• Look & feel goes stale quickly
  • Barrage of feature requests
needs 4 community involvement
Needs:4. Community involvement
  • We want to share the load
  • For XTF 2.1, we asked the XTF community to vote for features they wanted
  • At CDL we try to align our development to needs of the community
  • Result: Everybody benefits
new and improved in 2 1
New and improved in 2.1
  • Faceted browse
  • Search flexibility
  • Bookbag
  • Spelling correction
  • Similar items
faceted browse
Faceted browse
  • Previously implementing faceted browse required lots of XSLT programming.
  • Hierarchical facets: even harder
  • Required us to deeply refactor the stylesheets, but now it’s simple to add new facets.
search flexibility
Search flexibility
  • Keyword search: single box (now default). Internally, searches multiple fields.
  • Advanced search: explicitly fill in constraints for various fields
  • Freeform search (new): text-based field specifiers, AND, OR, parentheses, etc.
oai pmh
This fit nicely into XTF’s architecture

Simple but conforming implementation

  • Refactored the AJAX to use YUI (Yahoo User Interface widgets)
  • Still session based
  • Now supports emailing the bookbag
spelling correction
Spelling correction
  • Unicode bug fixes
  • On by default and fully integrated
similar items
Similar items
  • Allows user to see “more like this”
  • Improved AJAX integration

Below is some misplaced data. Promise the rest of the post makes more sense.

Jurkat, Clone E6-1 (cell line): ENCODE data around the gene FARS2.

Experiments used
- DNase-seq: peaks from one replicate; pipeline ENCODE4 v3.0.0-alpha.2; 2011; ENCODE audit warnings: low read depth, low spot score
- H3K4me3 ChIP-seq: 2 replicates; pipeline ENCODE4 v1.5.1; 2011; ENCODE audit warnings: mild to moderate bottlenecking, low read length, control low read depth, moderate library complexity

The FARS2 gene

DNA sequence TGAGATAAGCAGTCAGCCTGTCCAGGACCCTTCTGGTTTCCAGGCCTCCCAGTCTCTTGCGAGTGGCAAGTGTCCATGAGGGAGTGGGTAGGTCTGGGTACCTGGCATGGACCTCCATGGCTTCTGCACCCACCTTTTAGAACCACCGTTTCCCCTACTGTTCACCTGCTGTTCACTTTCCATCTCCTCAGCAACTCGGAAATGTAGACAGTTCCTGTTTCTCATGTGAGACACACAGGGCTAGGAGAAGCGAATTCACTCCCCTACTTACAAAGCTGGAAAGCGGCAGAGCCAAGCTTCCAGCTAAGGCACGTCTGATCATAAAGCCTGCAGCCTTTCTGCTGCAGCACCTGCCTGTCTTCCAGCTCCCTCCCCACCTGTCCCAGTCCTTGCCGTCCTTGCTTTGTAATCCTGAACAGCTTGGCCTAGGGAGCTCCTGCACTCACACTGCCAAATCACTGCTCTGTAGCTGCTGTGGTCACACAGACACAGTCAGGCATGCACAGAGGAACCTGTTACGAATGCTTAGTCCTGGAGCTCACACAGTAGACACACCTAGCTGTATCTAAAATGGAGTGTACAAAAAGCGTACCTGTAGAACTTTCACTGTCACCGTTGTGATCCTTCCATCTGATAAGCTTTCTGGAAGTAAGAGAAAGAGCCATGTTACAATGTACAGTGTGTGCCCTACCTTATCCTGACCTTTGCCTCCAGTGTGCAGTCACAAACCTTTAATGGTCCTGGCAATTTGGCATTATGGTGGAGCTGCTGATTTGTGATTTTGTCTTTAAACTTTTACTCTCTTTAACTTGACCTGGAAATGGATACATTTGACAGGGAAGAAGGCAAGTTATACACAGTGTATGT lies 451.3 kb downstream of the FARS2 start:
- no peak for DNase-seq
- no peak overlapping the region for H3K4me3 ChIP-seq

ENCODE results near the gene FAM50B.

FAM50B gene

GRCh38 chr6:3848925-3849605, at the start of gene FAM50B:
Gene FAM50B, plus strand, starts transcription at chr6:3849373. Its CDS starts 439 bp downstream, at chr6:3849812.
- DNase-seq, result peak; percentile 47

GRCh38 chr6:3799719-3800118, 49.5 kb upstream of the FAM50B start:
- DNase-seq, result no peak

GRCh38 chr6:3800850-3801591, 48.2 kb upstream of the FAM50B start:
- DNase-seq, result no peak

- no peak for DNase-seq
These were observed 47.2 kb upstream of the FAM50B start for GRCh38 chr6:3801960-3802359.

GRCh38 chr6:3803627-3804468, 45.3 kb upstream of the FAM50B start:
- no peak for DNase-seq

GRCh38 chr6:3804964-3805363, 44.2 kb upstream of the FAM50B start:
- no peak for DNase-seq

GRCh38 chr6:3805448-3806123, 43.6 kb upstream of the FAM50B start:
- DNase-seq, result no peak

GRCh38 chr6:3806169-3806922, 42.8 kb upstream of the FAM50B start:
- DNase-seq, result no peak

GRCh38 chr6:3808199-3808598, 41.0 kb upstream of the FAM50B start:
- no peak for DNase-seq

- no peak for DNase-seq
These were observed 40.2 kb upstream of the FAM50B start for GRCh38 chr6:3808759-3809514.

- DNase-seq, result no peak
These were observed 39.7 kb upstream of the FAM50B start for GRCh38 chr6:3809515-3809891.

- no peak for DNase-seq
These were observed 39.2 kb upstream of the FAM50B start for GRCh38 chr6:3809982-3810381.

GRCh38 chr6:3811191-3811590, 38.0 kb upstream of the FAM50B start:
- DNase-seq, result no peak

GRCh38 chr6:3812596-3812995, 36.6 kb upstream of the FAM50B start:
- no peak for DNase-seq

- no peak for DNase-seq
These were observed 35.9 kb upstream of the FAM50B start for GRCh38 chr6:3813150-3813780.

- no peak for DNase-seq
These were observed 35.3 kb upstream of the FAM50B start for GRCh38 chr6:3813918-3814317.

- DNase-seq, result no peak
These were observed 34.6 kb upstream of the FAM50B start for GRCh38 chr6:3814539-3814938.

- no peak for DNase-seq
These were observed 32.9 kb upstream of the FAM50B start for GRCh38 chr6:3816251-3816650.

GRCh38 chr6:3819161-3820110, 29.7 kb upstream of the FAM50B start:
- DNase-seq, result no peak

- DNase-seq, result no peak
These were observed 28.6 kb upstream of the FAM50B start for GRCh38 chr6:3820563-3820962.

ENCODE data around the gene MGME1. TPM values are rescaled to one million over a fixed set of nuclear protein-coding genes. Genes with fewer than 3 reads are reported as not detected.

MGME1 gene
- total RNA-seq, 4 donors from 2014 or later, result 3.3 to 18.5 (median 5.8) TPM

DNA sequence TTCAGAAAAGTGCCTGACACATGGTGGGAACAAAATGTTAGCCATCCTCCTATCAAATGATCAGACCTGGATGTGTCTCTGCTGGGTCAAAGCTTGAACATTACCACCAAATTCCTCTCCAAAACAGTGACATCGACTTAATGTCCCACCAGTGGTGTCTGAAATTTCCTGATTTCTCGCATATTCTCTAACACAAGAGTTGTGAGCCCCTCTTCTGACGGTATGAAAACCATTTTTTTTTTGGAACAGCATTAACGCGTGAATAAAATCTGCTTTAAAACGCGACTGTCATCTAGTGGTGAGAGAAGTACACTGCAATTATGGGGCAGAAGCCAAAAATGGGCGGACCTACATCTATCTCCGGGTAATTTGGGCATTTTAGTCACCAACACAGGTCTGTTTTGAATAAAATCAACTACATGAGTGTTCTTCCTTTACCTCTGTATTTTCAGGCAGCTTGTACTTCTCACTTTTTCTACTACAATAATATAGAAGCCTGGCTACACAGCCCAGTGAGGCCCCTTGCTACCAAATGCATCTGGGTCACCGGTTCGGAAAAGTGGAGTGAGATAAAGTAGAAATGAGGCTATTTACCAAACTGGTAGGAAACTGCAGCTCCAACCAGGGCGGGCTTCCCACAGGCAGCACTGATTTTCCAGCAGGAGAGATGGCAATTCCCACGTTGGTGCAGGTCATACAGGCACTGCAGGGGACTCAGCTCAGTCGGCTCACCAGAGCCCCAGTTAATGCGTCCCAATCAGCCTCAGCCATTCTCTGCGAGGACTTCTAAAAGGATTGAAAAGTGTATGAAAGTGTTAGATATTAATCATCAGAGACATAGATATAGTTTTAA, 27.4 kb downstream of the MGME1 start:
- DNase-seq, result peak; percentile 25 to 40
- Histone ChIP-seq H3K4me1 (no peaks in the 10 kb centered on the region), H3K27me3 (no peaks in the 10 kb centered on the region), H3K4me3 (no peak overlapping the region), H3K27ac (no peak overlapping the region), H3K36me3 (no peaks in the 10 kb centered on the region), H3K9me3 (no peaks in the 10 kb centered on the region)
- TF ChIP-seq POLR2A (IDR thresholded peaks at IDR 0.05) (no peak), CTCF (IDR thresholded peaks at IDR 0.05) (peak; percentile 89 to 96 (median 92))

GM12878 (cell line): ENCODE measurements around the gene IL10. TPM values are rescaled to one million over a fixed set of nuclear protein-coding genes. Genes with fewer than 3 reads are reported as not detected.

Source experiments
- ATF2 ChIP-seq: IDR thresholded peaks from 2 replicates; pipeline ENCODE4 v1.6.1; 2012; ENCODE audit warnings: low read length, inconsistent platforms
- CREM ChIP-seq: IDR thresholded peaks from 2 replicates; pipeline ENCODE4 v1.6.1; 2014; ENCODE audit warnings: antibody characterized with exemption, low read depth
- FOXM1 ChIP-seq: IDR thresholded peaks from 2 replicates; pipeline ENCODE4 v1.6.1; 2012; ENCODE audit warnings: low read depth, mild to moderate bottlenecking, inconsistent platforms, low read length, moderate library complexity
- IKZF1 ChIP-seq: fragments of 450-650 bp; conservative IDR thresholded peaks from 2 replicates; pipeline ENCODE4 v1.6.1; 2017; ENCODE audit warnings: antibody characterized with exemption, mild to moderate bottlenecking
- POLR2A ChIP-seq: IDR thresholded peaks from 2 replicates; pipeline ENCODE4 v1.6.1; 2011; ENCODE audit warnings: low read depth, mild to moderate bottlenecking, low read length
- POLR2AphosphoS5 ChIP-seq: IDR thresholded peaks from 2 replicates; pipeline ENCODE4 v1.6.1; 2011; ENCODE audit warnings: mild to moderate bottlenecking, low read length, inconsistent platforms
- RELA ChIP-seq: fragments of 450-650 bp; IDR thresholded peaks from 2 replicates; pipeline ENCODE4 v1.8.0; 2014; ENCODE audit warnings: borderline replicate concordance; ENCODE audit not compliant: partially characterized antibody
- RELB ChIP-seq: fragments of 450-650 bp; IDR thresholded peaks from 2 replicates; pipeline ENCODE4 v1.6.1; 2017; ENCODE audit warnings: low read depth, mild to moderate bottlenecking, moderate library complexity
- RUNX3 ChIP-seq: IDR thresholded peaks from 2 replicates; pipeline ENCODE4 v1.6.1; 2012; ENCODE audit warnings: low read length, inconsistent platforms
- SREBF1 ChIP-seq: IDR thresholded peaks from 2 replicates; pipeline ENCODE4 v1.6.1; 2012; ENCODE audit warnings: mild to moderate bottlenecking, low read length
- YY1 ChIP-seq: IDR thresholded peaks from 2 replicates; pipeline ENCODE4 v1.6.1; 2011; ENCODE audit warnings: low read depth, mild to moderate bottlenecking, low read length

• On by default - no configuration needed
other changes in xtf 2 1
Other changes in XTF 2.1
  • Built-in NLM “Blue”, TEI P5, MS Word support (still support TEI P4, EAD, PDF, HTML, text)
  • Valid XHTML output
  • RawQuery servlet to provide a query back-end to a (e.g. Ruby) front-end or mash-up.
  • Bug fixes and minor changes (many reported/requested by users)
design philosophy
Design philosophy
  • Adaptation through programming
  • XTF is still about building what you want using a set of powerful tools

But now:

  • Stylesheets are more modular
  • Build interfaces faster using honed widgets
  • Prettier UI to start with
xtf is open standards based
XTF is open, standards based
  • Based on free, open-source tools:
    • Java SDK 1.5+
    • Lucene 2.1 full-text search toolkit
    • Saxon 8.9 XSLT processor
  • UNICODE support throughout
  • XTF itself is open-source (BSD license)‏
  • No native code – pure Java and XSLT 2.0
  • Runs on Windows, Solaris, Linux, MacOS
  • Drops right in to Tomcat or Resin
  • Lots of user-fixable documentation
  • Use crossQueryservlet to search, dynaXML to display and navigate. Deploy one or both.
  • Stylesheets govern flow of data – no Java programming required
  • Easy to add features incrementally
  • 100% configurable “look and feel”
  • Skin & slice: one system can have several interfaces and multiple “brands”
    • Collection subsetting driven by meta-data
why xslt
  • XSLT is a natural fit for XML
    • Powerful, dynamic language
    • Incredibly high-quality, free processor (Saxon)‏
  • Why not Java/Struts?
    • Poor for rapid prototyping, steep learning curve
  • Why not Ruby?
    • Not necessarily a good match for XML data
    • Can be too clever by half
    • But a smart mash-up might be cool...
  • Input filters adapt to many doc types
    • Any XML doc type
    • PDF, MS Word, plain text, untidy HTML
  • XTF is agnostic regarding:
    • Document identifiers
    • Filesystem organization
      • Uses document selector stylesheet to identify and classify documents in filesystem
    • Meta-data storage